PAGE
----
Sprouted grains also make sprouted food products easier to digest. Sprouting breaks down starches into simpler molecules that are easier for the body to absorb. Some studies even suggest that sprouted grain breads may be a better alternative for people with gluten sensitivity, depending on individual tolerance, because they contain less gluten. This sounds awesome because sandwiches are delishhh. (Although, this does not include those with celiac disease or a specific allergy, as sprouted products still naturally contain gluten.)
Sprouted grains also have higher amounts of fiber and increased protein content. Look at Love Sprout Live's Lucky No. 7 which has a whole 4g of protein and 3g of fiber per slice.
Dang, sprouted grains are like the super-hero of grain products.
Sprouted grains are just all around good for the diet because whole grains are healthier than refined grains. A study published by the very official sounding BMJ (British Medical Journal) found that increasing daily whole-grain intake appeared to lower the risk of death from heart disease, cancer, and other chronic diseases. (Probably because of all that healthy stuff it releases we just went over!) The largest difference in risk was found to be among people who ate two servings of whole grains per day compared to those who ate none. A separate study determined that each daily whole grains serving (at 28g) cut the risk of heart disease by 9 percent. Other studies suggest whole grains can help lower levels of dangerous belly fat (gut health, people!) which boosts digestion and immunity.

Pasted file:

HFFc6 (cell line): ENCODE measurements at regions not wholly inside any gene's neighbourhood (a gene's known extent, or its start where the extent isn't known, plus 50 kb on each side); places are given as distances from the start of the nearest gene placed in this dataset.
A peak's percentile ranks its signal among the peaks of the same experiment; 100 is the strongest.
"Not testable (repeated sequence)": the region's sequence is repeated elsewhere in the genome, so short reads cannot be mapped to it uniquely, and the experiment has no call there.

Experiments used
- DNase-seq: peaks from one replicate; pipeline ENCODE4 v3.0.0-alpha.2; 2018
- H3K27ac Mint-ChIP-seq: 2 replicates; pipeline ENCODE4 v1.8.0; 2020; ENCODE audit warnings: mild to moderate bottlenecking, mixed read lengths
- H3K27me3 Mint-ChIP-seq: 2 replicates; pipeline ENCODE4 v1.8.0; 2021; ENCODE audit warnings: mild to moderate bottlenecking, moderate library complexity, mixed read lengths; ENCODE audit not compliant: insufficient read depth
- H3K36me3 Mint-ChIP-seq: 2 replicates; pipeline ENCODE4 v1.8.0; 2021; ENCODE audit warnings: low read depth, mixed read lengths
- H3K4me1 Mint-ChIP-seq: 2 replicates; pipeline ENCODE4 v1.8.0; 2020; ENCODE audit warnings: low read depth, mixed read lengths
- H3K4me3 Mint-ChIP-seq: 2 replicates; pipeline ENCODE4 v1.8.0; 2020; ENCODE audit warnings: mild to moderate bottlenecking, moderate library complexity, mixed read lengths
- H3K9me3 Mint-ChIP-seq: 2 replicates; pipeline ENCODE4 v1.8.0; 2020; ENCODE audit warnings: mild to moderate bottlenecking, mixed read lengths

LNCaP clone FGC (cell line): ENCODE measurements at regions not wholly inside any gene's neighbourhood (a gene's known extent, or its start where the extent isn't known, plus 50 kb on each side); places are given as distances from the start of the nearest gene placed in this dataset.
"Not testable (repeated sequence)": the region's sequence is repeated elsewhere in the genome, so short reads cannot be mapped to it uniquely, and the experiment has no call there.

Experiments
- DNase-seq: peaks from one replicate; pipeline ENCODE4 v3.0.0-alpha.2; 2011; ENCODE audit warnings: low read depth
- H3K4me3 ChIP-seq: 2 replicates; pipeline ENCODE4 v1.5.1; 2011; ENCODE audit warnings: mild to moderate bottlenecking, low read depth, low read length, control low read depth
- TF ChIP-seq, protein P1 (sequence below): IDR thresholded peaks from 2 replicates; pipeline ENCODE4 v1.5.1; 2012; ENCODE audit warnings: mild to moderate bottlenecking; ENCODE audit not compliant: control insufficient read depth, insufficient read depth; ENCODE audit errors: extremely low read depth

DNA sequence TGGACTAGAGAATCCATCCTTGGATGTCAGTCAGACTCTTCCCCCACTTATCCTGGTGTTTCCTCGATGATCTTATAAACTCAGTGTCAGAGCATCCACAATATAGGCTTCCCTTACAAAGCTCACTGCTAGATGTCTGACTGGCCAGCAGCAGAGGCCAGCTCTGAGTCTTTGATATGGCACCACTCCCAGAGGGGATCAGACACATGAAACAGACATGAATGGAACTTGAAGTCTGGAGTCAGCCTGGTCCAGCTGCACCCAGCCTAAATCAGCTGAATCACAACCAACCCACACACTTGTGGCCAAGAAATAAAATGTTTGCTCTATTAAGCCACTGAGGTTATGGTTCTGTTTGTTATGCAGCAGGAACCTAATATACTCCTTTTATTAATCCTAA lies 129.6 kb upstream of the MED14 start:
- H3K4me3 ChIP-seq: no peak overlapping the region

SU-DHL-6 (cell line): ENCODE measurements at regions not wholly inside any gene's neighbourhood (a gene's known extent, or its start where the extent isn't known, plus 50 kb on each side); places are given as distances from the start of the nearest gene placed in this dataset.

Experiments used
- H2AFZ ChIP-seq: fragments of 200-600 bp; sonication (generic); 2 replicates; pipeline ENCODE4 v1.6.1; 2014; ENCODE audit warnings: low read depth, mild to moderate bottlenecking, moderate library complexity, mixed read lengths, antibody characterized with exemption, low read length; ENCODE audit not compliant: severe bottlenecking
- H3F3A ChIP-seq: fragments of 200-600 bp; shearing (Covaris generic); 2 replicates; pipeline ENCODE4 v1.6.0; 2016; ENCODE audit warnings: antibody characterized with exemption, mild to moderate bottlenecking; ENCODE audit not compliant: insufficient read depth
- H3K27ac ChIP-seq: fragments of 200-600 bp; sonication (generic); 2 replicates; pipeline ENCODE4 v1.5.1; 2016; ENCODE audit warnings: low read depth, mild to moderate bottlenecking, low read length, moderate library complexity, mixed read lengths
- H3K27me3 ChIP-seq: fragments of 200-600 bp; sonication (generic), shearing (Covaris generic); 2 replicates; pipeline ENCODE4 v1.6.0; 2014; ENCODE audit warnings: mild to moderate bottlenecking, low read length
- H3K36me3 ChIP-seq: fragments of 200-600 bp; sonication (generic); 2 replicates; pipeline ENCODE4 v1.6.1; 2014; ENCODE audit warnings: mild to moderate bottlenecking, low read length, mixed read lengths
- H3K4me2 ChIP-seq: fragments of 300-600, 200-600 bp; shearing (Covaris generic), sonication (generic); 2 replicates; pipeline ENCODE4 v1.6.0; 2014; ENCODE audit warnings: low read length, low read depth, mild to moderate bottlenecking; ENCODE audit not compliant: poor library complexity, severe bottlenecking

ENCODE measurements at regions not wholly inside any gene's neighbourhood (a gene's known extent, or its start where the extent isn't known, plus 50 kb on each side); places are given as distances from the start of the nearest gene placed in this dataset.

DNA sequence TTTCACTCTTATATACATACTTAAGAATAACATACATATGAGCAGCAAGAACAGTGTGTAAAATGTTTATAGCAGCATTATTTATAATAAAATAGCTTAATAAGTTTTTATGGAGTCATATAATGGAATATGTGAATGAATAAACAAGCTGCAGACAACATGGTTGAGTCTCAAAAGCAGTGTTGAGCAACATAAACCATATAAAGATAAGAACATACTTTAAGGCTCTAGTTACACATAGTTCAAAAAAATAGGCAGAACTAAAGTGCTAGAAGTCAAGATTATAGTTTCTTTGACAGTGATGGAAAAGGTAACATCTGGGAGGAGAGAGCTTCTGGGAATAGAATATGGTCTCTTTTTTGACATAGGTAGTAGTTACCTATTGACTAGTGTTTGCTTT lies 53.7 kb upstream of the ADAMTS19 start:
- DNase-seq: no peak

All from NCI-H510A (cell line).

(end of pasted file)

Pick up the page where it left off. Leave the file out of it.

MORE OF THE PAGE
Products using sprouted grains also have higher amounts of fiber and increased protein content. For example, Love Sprout Live’s Lucky No. 7 has 4g of protein and 3g of fiber per slice.
Sprouted grains are a benefit to the diet as whole grains are healthier than refined grains. A recent study published in the BMJ (British Medical Journal) found that increasing daily whole grain intake appeared to lower the risk of death from heart disease, cancer, and other chronic diseases. The largest difference in risk was found to be among people who ate two servings of whole grains per day compared to those who ate none. A separate study determined that each daily whole grains serving (@28 grams) cut the risk of heart disease by 9 percent. Other studies suggest whole grains can help lower levels of dangerous belly fat and may have beneficial effects on the gut health, which boosts digestion and immunity.
Is it still yummy?
YES! Sprouted grains have a mildly nutty taste and can add flavor to your food. Baked sprouted breads seem to have a more flavorful and slightly sweeter taste than traditional whole grain breads. They lend to a softer consistency and sweeter taste than whole wheat due to the starches being broken down into simpler sugars during the sprouting process.
Buying and using sprouted grains
You can find Love Sprout Live breads in the bread aisle of your local Kroger store or in the freezer section at your local Walmart, which is seriously convenient. Find a store near you!
Lela Iliopoulos is a Registered Dietitian and Certified Diabetes Educator and an expert in nutrition therapy, health promotion, and education. She is passionate about impacting nutritional health through the practical application of science-based information.